Of course all of these approaches can be mixed.

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+1 for a "loan". –  Zbigniew Kawalec Apr 16 '12 at 12:28
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You may want to take a page out of Pharma's book when managing R&D projects. Although making drugs is far more heavily regulated than writing code, the key ideas are:

  • Regular and frequent kill points. From 10,000 good ideas you'll get one drug to market, and the best way to do this efficiently is to kill the 9,999 ideas that won't work as early in the process as possible.
  • Prioritization of winners. Put your time, effort and money on the horses that are winning rather than keeping the worse performers "on track". The faster you get the winner done the faster you get more money to spend on the other ideas.
  • Don't get emotionally involved. Keep the decision makers for an idea separate from those that are advocating the ideas so that when an idea no longer gives value for money it can be killed. If your key decision maker has a personal stake in the project continuing you can bet it will continue - possibly to the detriment of the company.
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Great answer. To add to it, the best way to kill redundant ideas early in the process is to focus the research phase only on specific issues that you know will make or break the project, and assign a time frame within which the decision needs to be taken. –  Abhinav Apr 13 '12 at 6:10
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+1 for the emotionally involved –  Zbigniew Kawalec Apr 13 '12 at 19:40
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Pawel offered some excellent ideas but I am going to approach this question in a completely different way: Why?

While having zero experience in an R&D environment, I'd suspect that majority of the ideas generated in any given R&D organization in any industry are non starters. I would suspect that the queuing process, the racking and stacking of ideas based on some set of criteria that suggest some likelihood of viability, is a valuable step in the R&D process and for the organization. It costs money to go through your middle three steps so I think it would be prudent to analyze viability against your costs and risks, which would occur in the queuing process. So trying to work "all" of your ideas without a bottleneck seems like a bad business choice. I would use the bottleneck as a filter so that I would maximize the the value of every R&D dollar spent.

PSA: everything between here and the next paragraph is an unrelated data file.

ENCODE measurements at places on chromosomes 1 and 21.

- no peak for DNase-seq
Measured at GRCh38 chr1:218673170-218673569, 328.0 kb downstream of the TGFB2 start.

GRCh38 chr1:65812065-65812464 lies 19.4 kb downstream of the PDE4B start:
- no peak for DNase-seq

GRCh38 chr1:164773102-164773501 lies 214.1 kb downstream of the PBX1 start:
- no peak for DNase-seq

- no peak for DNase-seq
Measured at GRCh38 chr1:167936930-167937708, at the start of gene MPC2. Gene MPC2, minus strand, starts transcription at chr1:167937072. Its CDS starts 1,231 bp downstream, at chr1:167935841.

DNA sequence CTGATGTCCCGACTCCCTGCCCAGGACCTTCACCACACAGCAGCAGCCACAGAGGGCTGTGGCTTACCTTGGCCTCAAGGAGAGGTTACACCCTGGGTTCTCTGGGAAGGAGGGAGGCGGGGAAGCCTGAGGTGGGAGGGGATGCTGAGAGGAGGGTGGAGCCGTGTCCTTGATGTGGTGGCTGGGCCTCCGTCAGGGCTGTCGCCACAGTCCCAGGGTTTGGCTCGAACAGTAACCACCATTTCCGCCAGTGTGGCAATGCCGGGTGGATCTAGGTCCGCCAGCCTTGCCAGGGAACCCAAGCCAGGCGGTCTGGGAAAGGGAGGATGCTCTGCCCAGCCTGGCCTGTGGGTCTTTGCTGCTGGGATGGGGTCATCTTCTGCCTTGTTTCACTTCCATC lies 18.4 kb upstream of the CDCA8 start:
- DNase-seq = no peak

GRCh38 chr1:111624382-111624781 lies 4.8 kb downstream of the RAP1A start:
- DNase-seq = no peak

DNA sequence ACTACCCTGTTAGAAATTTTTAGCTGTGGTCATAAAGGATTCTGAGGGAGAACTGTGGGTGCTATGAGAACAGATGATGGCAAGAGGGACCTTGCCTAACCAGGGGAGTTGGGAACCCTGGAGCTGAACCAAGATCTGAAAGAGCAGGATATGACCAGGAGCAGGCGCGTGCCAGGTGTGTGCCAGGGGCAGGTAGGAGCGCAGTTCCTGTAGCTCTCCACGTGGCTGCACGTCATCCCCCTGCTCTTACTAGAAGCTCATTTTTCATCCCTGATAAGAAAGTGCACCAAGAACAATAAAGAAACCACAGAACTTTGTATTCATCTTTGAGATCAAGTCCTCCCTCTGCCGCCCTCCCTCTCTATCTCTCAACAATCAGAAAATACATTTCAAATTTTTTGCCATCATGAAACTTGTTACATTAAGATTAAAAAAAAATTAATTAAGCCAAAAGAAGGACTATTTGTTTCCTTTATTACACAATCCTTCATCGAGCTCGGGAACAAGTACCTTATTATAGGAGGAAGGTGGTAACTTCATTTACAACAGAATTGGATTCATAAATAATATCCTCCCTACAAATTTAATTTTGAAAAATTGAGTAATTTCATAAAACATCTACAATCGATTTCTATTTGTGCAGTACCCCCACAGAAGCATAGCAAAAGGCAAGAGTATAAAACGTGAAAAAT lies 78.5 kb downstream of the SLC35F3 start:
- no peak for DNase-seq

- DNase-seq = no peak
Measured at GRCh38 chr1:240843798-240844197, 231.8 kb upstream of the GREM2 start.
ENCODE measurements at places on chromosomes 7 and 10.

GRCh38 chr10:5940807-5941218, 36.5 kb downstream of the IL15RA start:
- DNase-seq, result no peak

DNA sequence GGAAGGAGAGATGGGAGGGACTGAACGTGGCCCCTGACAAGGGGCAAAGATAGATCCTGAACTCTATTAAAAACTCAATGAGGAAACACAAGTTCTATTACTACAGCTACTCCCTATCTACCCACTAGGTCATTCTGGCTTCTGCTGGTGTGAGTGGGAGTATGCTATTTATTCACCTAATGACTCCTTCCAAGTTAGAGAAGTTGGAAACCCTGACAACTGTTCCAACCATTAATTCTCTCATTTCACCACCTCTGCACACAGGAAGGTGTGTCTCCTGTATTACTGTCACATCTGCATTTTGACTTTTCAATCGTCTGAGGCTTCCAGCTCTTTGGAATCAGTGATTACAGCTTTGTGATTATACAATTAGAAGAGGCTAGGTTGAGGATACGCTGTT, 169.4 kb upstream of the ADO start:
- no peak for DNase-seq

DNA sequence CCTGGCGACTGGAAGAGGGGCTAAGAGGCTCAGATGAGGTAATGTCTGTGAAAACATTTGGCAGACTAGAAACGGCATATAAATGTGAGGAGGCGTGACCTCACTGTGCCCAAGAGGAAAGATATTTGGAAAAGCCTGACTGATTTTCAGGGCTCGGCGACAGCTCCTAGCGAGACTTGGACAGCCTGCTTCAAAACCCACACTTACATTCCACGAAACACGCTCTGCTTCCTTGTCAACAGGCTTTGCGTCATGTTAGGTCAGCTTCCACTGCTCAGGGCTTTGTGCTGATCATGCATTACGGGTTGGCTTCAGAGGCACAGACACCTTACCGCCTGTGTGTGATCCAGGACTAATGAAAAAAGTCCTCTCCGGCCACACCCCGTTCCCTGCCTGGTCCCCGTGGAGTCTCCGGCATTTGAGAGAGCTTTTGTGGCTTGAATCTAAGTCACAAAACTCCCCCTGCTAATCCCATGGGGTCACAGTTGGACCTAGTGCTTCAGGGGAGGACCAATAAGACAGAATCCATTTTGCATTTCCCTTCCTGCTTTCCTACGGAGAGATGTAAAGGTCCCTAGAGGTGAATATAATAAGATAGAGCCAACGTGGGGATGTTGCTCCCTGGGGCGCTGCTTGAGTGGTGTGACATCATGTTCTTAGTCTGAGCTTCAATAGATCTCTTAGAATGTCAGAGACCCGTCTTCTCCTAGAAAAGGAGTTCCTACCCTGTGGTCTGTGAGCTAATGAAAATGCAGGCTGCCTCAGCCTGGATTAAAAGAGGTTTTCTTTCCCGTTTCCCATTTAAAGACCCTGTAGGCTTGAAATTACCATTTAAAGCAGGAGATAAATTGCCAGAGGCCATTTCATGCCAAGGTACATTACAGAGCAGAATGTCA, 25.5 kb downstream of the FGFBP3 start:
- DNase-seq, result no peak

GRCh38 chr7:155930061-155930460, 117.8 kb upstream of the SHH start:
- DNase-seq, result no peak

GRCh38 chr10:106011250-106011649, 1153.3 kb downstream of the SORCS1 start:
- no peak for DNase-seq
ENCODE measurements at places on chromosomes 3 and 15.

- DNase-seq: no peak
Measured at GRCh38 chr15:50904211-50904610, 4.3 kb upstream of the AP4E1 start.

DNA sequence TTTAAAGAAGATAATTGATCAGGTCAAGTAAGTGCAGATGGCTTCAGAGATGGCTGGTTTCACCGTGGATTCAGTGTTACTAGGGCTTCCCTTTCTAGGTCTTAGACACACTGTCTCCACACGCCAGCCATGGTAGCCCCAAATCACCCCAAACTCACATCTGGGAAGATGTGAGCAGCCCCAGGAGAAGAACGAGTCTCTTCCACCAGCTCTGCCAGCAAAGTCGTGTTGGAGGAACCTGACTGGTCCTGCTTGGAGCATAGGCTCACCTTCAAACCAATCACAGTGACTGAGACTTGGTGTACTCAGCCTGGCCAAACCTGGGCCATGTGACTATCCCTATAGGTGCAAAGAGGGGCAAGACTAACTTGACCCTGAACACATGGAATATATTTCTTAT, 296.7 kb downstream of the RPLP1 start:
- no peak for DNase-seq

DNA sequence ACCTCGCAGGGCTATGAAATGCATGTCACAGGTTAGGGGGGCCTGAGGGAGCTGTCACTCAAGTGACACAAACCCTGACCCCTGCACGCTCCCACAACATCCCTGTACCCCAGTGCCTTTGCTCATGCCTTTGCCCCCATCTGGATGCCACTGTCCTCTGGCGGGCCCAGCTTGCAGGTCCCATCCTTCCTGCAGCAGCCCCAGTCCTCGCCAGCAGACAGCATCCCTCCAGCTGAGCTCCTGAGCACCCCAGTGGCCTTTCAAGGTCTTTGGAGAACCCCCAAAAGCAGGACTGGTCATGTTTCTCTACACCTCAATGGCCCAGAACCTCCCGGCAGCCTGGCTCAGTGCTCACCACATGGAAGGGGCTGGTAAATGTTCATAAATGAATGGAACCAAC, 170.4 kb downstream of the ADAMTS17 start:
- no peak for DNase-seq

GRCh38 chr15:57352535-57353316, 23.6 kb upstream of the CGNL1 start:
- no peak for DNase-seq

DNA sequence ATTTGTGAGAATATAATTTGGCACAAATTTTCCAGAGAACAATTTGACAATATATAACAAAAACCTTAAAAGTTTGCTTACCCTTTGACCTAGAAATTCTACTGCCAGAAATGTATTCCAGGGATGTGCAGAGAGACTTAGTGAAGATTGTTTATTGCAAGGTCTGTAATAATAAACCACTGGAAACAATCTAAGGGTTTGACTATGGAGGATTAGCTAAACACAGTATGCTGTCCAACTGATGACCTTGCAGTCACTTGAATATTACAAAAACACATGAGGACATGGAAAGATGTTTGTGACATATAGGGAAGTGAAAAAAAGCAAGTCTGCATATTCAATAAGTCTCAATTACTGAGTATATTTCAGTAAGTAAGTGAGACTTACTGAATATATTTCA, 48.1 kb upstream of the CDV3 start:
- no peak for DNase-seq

Secondly, your goal of "without tradeoffs" is like a goal of perfection. It is unachievable. Nothing you can do in business, no choice, no action, will deliver benefits WITHOUT costs and penalties somewhere. There are always tradeoffs. Indeed, there is a way to organize work to maximize efficiencies and throughput; however, it has to be paid for somewhere somehow.

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Maybe it was not mentioned before, but the ideas being processed have already been approved. So we DO want to try to realise them. The "research" phase is to answer whether we can or not. Thanks to the "perfection" comment. –  Zbigniew Kawalec Apr 11 '12 at 13:27
    
Oh!! Okay, I see that now. –  David Espina Apr 11 '12 at 13:37
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You said "there are too little core team members to cover all ideas by themselves and this is a bottle neck." And really this is the key. If you don't have enough people to do ALL of the projects, then you have to pick which ones you DO have enough people for, and let the others fall to the ad-hoc teams that show up.

If you don't have enough resources, then you have to prioritize. The core members can work on some of the more important projects full-time, and provide oversight and guidance on the others as other team members become available to make sure they make some progress.